By Leroy Douresseaux
October 1, 2008 - 11:47
|This cover image of My Brain is Hanging Upside Down is courtesy of barnesandnoble.com.|
My Brain is Hanging Upside Down is a hardcover collection of the comix of David Heatley, a cartoonist who has appeared in The New York Times (Op-Ed page) and the New Yorker. Heatley has also contributed to a number of comix anthologies, and portions of this book have appeared in Kramer’s Ergot, McSweeney’s, and Mome, among others.
My Brain is Hanging Upside Down reminds me of those Joe Matt comic books that I read for much of the 1990s. Matt didn’t so much open the door to his life has he pulled the covers away from the grubbiest or most distasteful parts of his life (such as his addiction to pornography). Alternative-autobiographical cartoonists rely on the fact that a – relatively speaking – sizeable audience will be interested in the dysfunctions of their lives – past and present. Many readers find the often shocking and sometimes odious revelations of the Joe Matts and David Heatleys of the cartoon world fascinating, if not occasionally nauseating. This kind of material, however, without any serious regard on the part of the cartoonist, for what it offers can be as empty as a Hollywood, big budget, special effects-laden, event movie.
In My Brain is Hanging Upside Down, David Heatley offers his past in a series of vignettes that is dizzying in its quantity and bracing in its subject matter. It is a memoir of events in Heatley’s life, rather than autobiography that takes a look at an entire life. The book is divided into five sections, each one focusing on an aspect of Heatley’s past. “Sex History” is a recollection of sexual thoughts, urges, acts, etc.; “Black History” is a likely incomplete catalog of the Black folk Heatley has known and encountered. “Portrait of My Mom,” “Portrait of My Dad,” and “Family History” are vignettes about his family.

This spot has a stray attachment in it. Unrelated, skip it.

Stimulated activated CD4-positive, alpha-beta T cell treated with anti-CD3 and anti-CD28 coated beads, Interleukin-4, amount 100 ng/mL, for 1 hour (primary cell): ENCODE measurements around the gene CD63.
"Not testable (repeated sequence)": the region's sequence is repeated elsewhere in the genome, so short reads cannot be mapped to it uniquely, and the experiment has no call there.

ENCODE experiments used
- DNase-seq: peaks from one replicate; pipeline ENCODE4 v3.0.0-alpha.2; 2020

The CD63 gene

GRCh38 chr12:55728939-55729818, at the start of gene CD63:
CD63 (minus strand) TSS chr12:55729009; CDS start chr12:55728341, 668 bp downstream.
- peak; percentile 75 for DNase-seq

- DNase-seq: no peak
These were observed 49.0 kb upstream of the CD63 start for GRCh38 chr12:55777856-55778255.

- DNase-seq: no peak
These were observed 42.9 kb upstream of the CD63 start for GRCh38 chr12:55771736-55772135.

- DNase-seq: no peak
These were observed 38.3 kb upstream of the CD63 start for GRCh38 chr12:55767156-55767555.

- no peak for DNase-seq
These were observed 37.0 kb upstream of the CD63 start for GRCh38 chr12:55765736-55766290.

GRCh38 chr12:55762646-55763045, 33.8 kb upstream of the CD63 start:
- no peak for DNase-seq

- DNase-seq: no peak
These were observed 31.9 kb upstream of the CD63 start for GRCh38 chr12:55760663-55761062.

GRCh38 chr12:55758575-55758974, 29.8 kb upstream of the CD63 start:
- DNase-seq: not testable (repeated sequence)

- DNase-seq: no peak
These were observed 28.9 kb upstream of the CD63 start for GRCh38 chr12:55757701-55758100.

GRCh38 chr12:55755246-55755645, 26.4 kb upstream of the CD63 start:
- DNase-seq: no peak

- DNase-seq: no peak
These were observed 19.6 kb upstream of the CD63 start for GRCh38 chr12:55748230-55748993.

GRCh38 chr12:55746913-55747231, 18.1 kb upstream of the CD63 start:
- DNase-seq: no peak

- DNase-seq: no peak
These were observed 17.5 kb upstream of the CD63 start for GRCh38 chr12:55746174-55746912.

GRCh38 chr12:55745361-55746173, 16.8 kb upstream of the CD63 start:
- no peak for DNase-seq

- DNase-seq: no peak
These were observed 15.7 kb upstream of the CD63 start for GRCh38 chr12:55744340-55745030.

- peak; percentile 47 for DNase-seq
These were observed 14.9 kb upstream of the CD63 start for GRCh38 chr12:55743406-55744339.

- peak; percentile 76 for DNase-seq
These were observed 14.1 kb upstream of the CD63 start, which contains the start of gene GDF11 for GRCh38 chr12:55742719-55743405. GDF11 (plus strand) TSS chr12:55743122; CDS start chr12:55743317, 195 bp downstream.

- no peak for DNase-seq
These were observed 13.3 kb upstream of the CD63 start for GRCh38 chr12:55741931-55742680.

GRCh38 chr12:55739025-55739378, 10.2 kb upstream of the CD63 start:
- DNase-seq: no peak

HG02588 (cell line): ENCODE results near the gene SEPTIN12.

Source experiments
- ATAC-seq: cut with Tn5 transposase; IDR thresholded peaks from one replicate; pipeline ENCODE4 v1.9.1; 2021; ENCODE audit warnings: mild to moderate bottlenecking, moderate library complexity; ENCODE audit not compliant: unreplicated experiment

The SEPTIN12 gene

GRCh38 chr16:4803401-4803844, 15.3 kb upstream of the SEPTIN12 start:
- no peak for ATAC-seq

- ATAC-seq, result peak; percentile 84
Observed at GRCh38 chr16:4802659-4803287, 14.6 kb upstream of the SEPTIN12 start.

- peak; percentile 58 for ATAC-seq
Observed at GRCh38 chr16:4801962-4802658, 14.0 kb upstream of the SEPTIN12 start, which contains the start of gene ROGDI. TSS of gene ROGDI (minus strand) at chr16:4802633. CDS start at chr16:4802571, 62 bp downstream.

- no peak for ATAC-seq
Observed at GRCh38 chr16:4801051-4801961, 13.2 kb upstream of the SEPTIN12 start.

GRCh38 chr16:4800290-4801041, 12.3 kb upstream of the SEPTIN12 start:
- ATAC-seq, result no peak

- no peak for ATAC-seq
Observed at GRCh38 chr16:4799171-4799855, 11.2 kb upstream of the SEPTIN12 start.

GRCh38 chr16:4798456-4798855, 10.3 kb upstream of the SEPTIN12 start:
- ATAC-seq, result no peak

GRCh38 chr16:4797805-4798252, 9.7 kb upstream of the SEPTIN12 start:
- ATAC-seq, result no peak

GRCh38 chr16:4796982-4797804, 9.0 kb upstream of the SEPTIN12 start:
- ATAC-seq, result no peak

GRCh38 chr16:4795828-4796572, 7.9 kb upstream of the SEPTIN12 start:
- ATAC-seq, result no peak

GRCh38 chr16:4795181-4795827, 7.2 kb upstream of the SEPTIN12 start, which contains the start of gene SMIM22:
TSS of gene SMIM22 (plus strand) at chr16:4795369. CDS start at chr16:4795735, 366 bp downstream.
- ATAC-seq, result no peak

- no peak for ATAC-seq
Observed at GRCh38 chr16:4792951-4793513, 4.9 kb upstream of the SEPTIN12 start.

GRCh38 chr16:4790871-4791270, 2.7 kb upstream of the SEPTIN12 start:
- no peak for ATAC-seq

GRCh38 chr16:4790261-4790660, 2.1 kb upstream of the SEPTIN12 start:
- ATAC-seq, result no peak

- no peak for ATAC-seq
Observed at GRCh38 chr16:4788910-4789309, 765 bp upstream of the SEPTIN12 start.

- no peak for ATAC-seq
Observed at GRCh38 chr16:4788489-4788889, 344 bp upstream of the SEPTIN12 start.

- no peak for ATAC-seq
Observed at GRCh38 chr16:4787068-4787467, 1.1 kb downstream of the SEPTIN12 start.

The most… interesting and controversial material is in “Sex History” and “Black History.” It’s not that I think “Sex History” is dishonest – as a reader I can certainly question his memory about events and people – it’s that I wonder about the presentation. Taken at face value, “Sex History” is a chain of comic strips about sex acts that are more rank and raw, rather than being filtered for anything of intellectual or artistic value. “Black History” is much the same. Heatley’s remembrance of his relationship with African-Americans is so matter of fact that it sometimes comes across as bigotry by default – a simple compilation of embarrassing episodes.
As much as I like watching what at times seems like a train wreck, what My Brain is Hanging Upside Down lacks is nuance. Heatley is an artist who thinks but is not thoughtful and is creative without imagination. Yes, his crude drawing style is deceptive. People might think that he can’t draw, but what he can’t draw is the unfathomable and profound from the unique encounters with which his life seems uncommonly blessed. The material is all killer, but there is little or no substantive filler or context.